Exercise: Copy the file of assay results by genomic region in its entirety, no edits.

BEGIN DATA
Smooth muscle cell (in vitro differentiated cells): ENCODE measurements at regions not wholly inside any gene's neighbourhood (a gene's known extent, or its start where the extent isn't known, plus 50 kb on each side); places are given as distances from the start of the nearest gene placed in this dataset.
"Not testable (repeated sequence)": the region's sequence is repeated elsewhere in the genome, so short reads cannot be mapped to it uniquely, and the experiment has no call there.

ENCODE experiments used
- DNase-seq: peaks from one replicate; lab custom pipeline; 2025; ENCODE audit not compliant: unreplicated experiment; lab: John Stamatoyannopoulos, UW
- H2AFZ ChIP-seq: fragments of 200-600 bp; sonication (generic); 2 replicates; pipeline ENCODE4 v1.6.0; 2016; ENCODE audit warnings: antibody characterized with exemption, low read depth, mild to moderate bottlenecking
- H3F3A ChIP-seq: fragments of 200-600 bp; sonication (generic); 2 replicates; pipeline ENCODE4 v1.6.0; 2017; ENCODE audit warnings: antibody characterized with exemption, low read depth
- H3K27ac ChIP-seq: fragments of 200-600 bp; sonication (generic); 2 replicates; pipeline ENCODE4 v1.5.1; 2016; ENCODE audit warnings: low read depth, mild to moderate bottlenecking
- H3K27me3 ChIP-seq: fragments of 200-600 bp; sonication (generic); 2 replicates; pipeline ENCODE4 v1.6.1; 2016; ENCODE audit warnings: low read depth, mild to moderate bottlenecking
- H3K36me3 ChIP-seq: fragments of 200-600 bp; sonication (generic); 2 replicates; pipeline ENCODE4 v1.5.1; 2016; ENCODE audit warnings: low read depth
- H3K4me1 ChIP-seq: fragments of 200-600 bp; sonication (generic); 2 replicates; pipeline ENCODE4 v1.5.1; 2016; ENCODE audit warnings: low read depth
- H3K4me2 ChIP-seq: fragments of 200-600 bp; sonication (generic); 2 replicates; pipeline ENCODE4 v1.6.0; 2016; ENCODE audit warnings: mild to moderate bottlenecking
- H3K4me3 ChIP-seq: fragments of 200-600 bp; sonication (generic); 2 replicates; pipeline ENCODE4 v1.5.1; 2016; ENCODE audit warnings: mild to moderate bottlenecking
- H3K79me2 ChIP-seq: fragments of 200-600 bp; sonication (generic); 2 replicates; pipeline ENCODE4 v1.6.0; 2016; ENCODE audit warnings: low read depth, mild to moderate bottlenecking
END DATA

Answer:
Smooth muscle cell (in vitro differentiated cells): ENCODE measurements at regions not wholly inside any gene's neighbourhood (a gene's known extent, or its start where the extent isn't known, plus 50 kb on each side); places are given as distances from the start of the nearest gene placed in this dataset.
"Not testable (repeated sequence)": the region's sequence is repeated elsewhere in the genome, so short reads cannot be mapped to it uniquely, and the experiment has no call there.

ENCODE experiments used
- DNase-seq: peaks from one replicate; lab custom pipeline; 2025; ENCODE audit not compliant: unreplicated experiment; lab: John Stamatoyannopoulos, UW
- H2AFZ ChIP-seq: fragments of 200-600 bp; sonication (generic); 2 replicates; pipeline ENCODE4 v1.6.0; 2016; ENCODE audit warnings: antibody characterized with exemption, low read depth, mild to moderate bottlenecking
- H3F3A ChIP-seq: fragments of 200-600 bp; sonication (generic); 2 replicates; pipeline ENCODE4 v1.6.0; 2017; ENCODE audit warnings: antibody characterized with exemption, low read depth
- H3K27ac ChIP-seq: fragments of 200-600 bp; sonication (generic); 2 replicates; pipeline ENCODE4 v1.5.1; 2016; ENCODE audit warnings: low read depth, mild to moderate bottlenecking
- H3K27me3 ChIP-seq: fragments of 200-600 bp; sonication (generic); 2 replicates; pipeline ENCODE4 v1.6.1; 2016; ENCODE audit warnings: low read depth, mild to moderate bottlenecking
- H3K36me3 ChIP-seq: fragments of 200-600 bp; sonication (generic); 2 replicates; pipeline ENCODE4 v1.5.1; 2016; ENCODE audit warnings: low read depth
- H3K4me1 ChIP-seq: fragments of 200-600 bp; sonication (generic); 2 replicates; pipeline ENCODE4 v1.5.1; 2016; ENCODE audit warnings: low read depth
- H3K4me2 ChIP-seq: fragments of 200-600 bp; sonication (generic); 2 replicates; pipeline ENCODE4 v1.6.0; 2016; ENCODE audit warnings: mild to moderate bottlenecking
- H3K4me3 ChIP-seq: fragments of 200-600 bp; sonication (generic); 2 replicates; pipeline ENCODE4 v1.5.1; 2016; ENCODE audit warnings: mild to moderate bottlenecking
- H3K79me2 ChIP-seq: fragments of 200-600 bp; sonication (generic); 2 replicates; pipeline ENCODE4 v1.6.0; 2016; ENCODE audit warnings: low read depth, mild to moderate bottlenecking